How Aboriginal Australians Survived the Last Ice Age
A new study published in the Journal of Archaeological Science has investigated how Aboriginal Australians managed to survive during the last Ice Age 20,000 years ago in which they would have had to endure severe weather conditions.
The period which scientists call the Last Glacial Maximum (LGM) is believed to be the most significant climatic event ever faced by Aboriginals of Australia – lakes dried up, forests disappeared, deserts expanded, animals went extinct, rainfall was dramatically reduced, sea levels fell more than 120 metres, and the average temperature dropped by about 10 degrees. According to Professor Sean Ulm from James Cook University in Cairns, vast areas of the Australian land mass would have been completely uninhabitable.
The study aimed to determine how the indigenous people of Australia survived in these extreme conditions by using advanced geospatial techniques to analyse archaeological radiocarbon dates across Australia. They found that during times of high climatic stress, human populations contracted into localized environmental ‘refuges’, in well-watered ranges and along major riverine systems, where water and food supplies were reliable.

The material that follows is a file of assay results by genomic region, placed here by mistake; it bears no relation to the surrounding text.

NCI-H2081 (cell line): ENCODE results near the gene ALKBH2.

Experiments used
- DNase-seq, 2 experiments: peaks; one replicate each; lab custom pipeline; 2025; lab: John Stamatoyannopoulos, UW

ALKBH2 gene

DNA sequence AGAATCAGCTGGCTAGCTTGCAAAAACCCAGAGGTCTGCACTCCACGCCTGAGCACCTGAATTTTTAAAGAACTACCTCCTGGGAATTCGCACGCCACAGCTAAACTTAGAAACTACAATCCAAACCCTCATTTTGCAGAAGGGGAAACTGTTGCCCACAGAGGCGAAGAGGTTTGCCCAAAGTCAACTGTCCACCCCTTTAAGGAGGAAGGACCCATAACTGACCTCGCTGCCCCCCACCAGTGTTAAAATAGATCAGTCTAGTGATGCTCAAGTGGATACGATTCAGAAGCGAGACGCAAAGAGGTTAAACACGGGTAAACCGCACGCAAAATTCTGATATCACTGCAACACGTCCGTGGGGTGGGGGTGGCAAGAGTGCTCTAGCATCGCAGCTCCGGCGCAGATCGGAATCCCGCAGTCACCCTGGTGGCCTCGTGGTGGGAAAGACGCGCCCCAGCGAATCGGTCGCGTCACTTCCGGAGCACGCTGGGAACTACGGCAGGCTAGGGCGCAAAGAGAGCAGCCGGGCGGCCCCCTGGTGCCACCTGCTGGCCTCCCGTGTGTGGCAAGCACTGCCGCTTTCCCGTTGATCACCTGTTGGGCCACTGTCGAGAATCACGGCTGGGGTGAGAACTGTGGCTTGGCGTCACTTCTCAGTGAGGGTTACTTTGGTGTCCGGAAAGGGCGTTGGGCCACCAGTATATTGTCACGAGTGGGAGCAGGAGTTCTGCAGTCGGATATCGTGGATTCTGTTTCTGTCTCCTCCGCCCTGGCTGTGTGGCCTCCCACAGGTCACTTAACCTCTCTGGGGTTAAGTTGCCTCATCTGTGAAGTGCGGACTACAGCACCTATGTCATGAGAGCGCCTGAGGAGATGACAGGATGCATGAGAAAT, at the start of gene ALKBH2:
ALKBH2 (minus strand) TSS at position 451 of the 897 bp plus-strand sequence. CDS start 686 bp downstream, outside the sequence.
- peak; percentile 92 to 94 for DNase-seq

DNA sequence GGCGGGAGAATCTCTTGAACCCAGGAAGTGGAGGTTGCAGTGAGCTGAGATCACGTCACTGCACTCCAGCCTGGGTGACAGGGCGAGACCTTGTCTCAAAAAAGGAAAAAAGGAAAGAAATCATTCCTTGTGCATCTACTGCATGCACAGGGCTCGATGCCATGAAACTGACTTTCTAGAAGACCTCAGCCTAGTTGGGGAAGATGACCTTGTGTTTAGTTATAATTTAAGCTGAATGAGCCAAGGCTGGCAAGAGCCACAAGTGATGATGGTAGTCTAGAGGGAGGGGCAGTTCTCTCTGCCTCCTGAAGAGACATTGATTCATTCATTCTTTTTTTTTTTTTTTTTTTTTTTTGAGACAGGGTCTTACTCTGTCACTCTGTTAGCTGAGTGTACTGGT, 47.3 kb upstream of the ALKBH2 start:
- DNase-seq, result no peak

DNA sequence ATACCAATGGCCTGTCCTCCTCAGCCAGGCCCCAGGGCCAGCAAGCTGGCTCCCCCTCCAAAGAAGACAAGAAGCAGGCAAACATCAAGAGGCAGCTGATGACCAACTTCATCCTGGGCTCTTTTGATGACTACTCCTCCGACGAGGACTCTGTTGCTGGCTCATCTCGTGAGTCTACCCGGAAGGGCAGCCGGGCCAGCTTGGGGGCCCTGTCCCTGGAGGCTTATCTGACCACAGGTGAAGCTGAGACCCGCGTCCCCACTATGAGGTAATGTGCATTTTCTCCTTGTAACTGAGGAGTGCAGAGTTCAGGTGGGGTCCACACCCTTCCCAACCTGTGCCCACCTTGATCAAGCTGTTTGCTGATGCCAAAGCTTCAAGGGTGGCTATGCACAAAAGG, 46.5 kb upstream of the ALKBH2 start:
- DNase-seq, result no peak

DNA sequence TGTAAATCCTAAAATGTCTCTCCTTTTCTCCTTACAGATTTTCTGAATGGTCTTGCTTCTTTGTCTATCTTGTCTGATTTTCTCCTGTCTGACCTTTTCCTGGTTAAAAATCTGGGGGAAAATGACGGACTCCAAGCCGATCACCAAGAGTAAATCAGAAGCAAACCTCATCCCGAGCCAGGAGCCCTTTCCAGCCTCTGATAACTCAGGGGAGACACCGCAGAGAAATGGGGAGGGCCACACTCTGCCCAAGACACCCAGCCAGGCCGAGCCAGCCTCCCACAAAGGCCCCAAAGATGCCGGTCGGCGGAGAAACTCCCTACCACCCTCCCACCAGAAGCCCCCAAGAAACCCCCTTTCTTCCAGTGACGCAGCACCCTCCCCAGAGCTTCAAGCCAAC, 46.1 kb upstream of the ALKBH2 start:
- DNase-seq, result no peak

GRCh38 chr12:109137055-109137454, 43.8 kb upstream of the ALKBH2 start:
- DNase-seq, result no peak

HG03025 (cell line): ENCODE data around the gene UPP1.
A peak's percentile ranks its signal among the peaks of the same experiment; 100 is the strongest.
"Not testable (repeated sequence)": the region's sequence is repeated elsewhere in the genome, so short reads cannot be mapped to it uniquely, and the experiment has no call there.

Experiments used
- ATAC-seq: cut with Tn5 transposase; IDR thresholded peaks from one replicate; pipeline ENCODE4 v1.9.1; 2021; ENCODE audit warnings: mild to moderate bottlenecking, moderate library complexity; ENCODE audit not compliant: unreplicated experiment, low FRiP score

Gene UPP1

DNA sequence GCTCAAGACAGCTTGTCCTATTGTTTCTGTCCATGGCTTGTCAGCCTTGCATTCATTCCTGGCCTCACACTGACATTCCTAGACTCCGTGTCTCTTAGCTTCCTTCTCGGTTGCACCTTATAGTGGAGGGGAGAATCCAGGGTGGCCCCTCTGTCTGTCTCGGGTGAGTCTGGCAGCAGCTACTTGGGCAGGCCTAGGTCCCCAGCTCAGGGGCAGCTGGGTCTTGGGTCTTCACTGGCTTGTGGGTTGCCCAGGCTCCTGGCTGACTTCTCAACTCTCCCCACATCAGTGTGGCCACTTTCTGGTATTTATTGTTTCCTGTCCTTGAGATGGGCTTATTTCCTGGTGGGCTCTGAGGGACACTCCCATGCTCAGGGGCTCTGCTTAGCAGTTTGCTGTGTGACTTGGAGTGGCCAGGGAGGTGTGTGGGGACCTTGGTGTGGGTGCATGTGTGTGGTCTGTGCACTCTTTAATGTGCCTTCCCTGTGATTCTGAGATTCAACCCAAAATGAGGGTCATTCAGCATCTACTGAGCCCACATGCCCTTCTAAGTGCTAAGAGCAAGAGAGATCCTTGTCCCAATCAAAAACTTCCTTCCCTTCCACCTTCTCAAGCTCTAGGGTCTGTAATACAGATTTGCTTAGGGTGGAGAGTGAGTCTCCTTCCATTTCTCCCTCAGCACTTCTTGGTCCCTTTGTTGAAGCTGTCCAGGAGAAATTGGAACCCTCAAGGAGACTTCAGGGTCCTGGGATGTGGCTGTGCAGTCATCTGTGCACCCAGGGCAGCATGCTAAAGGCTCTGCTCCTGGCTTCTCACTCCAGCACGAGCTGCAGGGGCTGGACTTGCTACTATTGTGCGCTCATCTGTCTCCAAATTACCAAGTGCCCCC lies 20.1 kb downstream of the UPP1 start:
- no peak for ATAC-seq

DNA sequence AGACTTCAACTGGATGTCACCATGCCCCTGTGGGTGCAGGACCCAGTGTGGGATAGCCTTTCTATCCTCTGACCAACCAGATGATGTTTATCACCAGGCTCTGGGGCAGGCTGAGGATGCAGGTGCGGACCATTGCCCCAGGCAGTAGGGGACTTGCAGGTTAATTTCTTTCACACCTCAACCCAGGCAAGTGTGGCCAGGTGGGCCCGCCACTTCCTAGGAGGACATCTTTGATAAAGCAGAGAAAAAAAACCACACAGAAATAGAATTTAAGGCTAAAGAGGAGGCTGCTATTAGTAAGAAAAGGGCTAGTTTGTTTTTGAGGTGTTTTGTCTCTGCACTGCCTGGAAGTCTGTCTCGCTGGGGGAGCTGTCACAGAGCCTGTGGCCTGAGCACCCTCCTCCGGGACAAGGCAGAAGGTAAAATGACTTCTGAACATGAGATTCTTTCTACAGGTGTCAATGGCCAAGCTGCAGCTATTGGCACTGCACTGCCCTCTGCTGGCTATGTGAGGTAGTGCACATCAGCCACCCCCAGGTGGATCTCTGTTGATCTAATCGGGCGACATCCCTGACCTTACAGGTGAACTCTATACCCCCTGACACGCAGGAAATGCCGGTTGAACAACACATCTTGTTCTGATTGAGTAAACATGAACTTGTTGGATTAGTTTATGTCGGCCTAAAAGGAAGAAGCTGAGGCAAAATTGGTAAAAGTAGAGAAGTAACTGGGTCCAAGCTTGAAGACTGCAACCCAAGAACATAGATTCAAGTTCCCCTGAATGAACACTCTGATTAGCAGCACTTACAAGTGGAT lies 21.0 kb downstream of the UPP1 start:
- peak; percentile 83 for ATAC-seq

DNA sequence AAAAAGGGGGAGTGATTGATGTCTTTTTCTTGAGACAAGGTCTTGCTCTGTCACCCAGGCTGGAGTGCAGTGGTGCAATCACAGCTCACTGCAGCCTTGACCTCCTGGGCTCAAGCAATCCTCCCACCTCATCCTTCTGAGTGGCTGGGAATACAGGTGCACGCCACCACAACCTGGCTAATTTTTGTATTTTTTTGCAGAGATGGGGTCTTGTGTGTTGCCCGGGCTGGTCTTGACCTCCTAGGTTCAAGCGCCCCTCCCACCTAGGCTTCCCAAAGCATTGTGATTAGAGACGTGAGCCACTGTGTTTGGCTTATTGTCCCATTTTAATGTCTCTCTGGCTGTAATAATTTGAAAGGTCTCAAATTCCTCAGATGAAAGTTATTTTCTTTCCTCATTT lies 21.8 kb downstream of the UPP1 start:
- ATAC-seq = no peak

"As much as 80 per cent of Australia was temporarily abandoned by Aboriginal people at the height of the LGM, when conditions were at their worst," said Alan Williams from the Fenner School of Environment and Society at The Australian National University
According to Williams, surviving the last ice age required Aboriginal communities to make significant changes to their way of life including changes in settlement and subsistence patterns, changes to hunting practices, to the types of food that were eaten and the types of tools they were using.
It is assumed that the dramatic changes would have also had huge impacts on social relationships and religious beliefs, however, this is much harder to determine through archaeological research.